“Manker also wants to encourage a spirit of positivity with her work. She believes that ‘we can have some positive things come out of this whole experience and my dress is an example of that.’ …

“Manker says this is her debut as a duct tape artist. Her previous experience is from making small duct tape wallets and flowers when she was much younger. Four months and 41 rolls of duct tape later, she managed to make something far more elaborate. …

“Manker’s mother posted the dress to Facebook, where the post has been shared over 254,000 times. Manker says it is ‘surreal’ that her work was able to make an impression on people all over the world who commented on the post.

“She says that winning the contest, run by duct tape-maker Duck Brand, would be rewarding because ‘it will mean that people saw all the positivity I was trying to show them.’ Duck Brand will be awarding $20,000 in cash scholarships to the winners in July.” See more views of the Manker’s gown are here. Other Duck Brand prom dresses are here.

Photo: Peyton Manker
This fetching little purse ensures you won’t forget Covid-19.

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Photo: Getty Images
Between August 21 and 26, in Karlskrona, Sweden, the Carl International Film Festival will have 30 boat-in screenings.

You already know that drive-in movies are back in style. (Remember this March post?) Today I have a Forbes article describing how the idea of using vehicles for social distancing has expanded in Europe.

Sarah Turner writes, “While many of Europe’s arts festivals have been cancelled this year, including Edinburgh, Bayreuth and Glastonbury, others have turned to 1950s America for inspiration with drive-in performances.

Nowhere more so than Germany, which is, appropriately enough, still the heartland of Europe’s car industry which got on board the trend early with festivals in Leipzig and Dusseldorf, partnering art films with innovative venues.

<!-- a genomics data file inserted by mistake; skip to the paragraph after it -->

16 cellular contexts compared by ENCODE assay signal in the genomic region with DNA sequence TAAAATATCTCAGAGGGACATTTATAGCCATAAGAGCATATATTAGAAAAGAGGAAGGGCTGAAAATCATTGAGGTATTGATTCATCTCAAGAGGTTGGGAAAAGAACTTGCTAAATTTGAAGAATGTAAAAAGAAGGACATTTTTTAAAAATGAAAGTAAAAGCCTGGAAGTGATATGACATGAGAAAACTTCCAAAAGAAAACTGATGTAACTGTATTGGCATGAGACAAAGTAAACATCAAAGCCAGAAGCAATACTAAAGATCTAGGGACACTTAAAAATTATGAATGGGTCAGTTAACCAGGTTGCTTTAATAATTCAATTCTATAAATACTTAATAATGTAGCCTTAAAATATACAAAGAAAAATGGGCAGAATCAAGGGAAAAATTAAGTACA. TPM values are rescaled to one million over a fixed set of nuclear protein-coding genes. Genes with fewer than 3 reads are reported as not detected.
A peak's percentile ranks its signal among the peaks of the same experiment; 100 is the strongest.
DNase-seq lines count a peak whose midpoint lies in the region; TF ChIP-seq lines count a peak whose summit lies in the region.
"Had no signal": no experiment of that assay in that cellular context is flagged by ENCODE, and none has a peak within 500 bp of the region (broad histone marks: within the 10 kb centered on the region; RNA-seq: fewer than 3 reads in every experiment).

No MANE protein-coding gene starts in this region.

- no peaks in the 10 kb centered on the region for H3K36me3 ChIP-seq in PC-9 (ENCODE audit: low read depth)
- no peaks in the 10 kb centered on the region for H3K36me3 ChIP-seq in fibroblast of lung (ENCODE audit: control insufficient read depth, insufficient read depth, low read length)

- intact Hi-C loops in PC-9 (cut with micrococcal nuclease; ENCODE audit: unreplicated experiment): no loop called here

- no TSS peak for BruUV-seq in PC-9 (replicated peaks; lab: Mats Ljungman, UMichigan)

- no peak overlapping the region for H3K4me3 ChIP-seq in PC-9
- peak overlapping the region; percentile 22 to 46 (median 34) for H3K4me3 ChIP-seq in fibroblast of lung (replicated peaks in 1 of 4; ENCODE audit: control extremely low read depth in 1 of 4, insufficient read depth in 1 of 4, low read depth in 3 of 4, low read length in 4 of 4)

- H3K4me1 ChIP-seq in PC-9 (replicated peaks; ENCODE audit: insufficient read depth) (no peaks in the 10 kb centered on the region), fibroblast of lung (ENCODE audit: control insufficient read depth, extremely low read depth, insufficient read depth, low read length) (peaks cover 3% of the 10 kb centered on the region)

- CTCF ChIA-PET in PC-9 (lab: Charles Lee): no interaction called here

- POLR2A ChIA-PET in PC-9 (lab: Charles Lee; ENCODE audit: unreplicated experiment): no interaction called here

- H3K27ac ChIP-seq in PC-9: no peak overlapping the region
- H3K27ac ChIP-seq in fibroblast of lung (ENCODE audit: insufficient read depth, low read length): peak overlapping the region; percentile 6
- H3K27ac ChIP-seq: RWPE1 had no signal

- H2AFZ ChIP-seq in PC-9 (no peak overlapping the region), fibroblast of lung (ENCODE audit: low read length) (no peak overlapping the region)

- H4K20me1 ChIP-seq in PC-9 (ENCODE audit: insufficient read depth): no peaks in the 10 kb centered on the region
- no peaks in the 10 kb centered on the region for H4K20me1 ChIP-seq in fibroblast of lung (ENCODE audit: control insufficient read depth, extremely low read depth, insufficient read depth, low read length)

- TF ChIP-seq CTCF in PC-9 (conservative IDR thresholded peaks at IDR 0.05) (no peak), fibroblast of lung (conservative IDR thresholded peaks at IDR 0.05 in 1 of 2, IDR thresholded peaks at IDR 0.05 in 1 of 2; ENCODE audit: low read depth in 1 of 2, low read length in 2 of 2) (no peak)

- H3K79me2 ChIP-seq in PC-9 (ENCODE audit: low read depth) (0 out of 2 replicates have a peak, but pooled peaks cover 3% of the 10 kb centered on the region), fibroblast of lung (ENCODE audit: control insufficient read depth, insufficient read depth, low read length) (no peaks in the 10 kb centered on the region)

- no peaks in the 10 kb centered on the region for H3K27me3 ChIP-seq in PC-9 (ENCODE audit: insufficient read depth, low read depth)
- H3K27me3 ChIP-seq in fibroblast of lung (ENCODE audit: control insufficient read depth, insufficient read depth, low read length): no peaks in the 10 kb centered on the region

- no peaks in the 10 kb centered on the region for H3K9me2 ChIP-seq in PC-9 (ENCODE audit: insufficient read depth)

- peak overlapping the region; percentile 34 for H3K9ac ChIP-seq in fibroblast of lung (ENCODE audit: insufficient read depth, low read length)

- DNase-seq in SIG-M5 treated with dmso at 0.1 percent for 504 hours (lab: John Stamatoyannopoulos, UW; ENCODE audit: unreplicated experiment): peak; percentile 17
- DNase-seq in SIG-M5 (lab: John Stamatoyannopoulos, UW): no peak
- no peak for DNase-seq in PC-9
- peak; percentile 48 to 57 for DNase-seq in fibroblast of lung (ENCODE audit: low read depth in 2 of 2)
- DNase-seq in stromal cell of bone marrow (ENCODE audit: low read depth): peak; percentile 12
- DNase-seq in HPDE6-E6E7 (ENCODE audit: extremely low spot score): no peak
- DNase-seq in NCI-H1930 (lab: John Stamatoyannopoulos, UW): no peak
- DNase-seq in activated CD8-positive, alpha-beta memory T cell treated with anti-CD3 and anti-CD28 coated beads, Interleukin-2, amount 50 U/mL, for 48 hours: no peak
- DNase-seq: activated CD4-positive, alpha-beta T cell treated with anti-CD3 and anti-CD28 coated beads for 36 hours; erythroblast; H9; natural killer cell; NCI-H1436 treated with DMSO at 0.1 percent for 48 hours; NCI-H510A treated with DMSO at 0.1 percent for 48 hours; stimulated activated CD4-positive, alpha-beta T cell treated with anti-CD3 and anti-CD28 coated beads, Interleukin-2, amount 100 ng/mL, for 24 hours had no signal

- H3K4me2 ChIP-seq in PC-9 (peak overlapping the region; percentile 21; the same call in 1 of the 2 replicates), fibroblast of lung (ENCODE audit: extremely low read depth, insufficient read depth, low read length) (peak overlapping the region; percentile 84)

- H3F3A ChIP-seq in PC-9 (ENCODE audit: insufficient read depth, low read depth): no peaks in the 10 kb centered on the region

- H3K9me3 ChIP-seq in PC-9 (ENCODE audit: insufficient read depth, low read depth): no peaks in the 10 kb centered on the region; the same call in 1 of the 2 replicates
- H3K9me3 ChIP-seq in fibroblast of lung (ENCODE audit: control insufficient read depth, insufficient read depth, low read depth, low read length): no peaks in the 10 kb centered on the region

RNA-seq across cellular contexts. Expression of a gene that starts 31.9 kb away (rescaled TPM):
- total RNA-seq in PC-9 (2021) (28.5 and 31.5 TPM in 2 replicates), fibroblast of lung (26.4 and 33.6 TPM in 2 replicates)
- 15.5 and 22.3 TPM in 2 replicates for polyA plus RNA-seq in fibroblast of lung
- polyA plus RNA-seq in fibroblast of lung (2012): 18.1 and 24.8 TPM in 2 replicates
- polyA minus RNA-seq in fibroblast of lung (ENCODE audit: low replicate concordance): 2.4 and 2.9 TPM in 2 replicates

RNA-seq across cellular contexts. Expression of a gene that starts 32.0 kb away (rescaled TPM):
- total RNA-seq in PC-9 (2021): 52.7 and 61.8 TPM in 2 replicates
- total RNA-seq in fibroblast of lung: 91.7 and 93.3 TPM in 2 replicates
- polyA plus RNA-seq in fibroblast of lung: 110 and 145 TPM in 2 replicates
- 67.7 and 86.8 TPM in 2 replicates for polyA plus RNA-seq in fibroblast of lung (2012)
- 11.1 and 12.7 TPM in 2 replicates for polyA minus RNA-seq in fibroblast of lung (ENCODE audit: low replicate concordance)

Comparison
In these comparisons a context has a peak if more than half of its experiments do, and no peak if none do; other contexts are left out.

“The Kunstfest Weimar festival, founded in 1990, encompasses  music, theatre and dance to fine arts and film. One of the three strands to this year’s festival is coronavirus and its impact on both society and individuals. To reflect this, six specifically created productions will be staged at a new venue, the Alte Feuerwache drive-in cinema. …

“In the U.K., various drive-in concepts are also taking shape. In early July the unabashedly feel-good Nightflix festival is part music concert, part film screening with cover bands and classic movies. There are two venues, Colchester in Essex and Newark in Nottinghamshire; options include Abba tribute bands and screenings of Grease, Moulin Rouge and Joker. Around 350 cars will be able to attend each performance, with the modern festival essentials of sourdough pizza and halloumi fries also being on hand.

“The Henley Festival, usually a bastion of black ties and crowd-pleasing performances, is putting on an Alternate Festival between July 9-12 with car-based comedy, theatre and karaoke. After Henley the Car Park Festival will be going on the road, venues include Dudley, Manchester, Northampton and Newbury while film and comedy-based The Drive-In Club will take place at London’s Alexandra Palace.

Live Nation will be putting on drive-in concerts with — among others — Dizzee Rascal and Kaiser Chiefs and the cult musical Six, based on the wives of Henry VIII. …